Short answer; Stay focused on the causative rich! — Don’t despair, pull the rich man’s hair!

      Longer answer; stay with the long term time frame — deception has been around for a while — and explain the dynamics of the development of religion emanating from myth, magic and fantasy; how it is a deception that always has a good and evil component to rationalize its God (us the good guys, doing God’s work), and its evil (them the bad guys), how it has been co-opted over and over again to rationalize wars, control the masses, etc., that it relies heavily on the fact that we most all want or need something to believe in and that life is truly a mystery, that the pricks that are stealing his/her lunch are phonies wearing their Christianity on their sleeves — think GB here, etc.

      Your Christian friend is probably a true believer, most likely won’t give up his or her faith (I have a Jehovah Witness brother), but will respond to a pitch of pointing out Blankfein’s hypocrisy. Blankfein knows the religious formative dynamic well and is tongue and cheek toying with the public. He is a truly evil, morally depraved, prick!

      Deception is the strongest political force on the planet.

      Comment by i on the ball patriot — March 3, 2012 @ 12:01 pm

    • If that theology leads one to recognize that corporations and states, not being human, have no rights and can have no prerogatives, then it’s far better than, for example, “progressivism”. Lots of ways to skin a cat.

      Some, though unfortunately not many, do draw that conclusion. But for the rest it’s just empty words. Still, it might be worth telling them a corporation’s not a person.

      Speaking of theology, that’s all “the economics profession” is (and a dismal one indeed, in the most wretched and contemptible sense of that word). They haven’t suffered for their crimes because committing them is their job. They’re not there to help make society prosperous. They’re there to help the finance tyranny loot the globe.

      Comment by Russ — March 3, 2012 @ 12:05 pm

  4. In trying to come up with something more concrete than “democracy,” I recalled Jefferson’s ward system and stumbled upon this article/post, which seems well-researched and is a decent read:


    A ward republic certainly seeks to localize political power. I imagine that it wouldn’t go far enough in that a central authority would remain, but the concept may be a better starting point than democracy, which is a bit amorphous and malleable.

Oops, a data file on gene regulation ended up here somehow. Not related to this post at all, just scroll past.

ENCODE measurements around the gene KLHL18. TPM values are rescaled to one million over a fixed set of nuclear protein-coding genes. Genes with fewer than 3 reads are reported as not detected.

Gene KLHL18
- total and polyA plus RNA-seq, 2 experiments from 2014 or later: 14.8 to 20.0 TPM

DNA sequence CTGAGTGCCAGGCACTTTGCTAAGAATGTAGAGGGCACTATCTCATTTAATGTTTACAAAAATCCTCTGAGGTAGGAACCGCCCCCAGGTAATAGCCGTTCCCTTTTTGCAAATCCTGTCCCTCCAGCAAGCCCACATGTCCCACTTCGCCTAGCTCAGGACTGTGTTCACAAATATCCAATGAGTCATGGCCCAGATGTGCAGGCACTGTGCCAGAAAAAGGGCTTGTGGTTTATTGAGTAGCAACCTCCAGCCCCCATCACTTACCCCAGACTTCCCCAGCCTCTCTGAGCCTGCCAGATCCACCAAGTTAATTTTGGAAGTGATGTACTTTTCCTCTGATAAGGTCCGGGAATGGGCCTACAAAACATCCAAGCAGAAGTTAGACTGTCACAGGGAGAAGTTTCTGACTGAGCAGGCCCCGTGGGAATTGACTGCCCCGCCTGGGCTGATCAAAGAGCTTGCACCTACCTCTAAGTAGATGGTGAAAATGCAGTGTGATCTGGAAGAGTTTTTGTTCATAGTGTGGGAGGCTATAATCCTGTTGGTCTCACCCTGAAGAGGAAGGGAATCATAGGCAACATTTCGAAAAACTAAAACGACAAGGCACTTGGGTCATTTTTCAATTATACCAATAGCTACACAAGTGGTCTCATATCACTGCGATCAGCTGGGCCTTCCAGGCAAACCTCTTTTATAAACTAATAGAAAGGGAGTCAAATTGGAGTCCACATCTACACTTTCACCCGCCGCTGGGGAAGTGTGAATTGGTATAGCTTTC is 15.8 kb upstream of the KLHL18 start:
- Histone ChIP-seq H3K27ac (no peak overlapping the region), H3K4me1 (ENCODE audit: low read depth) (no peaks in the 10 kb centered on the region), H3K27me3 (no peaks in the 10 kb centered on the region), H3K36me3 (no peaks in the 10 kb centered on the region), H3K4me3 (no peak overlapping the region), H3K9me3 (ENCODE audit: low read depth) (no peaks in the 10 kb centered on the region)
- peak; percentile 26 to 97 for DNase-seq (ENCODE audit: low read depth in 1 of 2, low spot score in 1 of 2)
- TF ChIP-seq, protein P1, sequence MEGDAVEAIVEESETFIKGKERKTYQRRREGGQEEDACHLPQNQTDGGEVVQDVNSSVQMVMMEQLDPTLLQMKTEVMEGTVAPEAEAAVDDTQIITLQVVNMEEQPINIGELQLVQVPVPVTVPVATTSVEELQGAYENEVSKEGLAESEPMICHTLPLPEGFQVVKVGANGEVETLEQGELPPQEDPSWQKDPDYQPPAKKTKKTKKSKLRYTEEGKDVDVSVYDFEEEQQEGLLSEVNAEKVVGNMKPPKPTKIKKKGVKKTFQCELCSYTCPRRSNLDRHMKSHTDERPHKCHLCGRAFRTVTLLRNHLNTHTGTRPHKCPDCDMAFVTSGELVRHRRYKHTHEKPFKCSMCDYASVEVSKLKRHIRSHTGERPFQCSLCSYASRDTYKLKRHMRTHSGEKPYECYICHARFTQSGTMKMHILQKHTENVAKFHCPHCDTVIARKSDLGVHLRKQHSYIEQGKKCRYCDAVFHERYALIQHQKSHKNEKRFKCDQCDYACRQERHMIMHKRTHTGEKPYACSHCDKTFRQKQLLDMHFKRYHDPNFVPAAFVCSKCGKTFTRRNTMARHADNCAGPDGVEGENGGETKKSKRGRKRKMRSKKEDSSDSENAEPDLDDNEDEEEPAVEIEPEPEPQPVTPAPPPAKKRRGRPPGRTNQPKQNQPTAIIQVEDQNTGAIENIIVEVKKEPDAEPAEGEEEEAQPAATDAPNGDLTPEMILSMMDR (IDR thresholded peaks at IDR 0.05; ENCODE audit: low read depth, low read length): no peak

Comment by Tao Jonesing — March 3, 2012 @ 11:37 am

    • Thanks for looking this up, Tao.

      Wow –

      Hart sees a system in which the federal and state governments establish goals and standards of citizen welfare (i.e. social justice, education, civil rights) to be reached throughout the republic. Local republics would be responsible for achieving these goals in the manner that they believe best suits their situation. The federal and state governments would provide support in various forms to help the local republics achieve these goals. In other words, the national government establishes the ends and the local governments devise the means to achieve those ends. The reader should contrast this idea with the present system of school finance in Texas where local schools are funded by local tax revenue. The Jeffersonian ideal, as envisioned by Hart, would maintain local control of schools while ensuring that every local republic has the resources needed to achieve the goals set by national and state government. Citizen participation would be maintained through “regular town meetings [which] would enable all citizens to participate in the decisions regarding the matters of common good that affect their lives.” Hart points out that television and internet broadcasts can make these town meetings “virtual.”

      That’s not at all the way Arendt makes it sound in On Revolution. That’s yet another hijacked travesty, but perhaps an even more potent one than the voting scam, as far as astroturfing phony “participation” which allegedly legitimizes policy dictated by elites.

      I think we’ve had more than enough a “national government…establishing our ends”.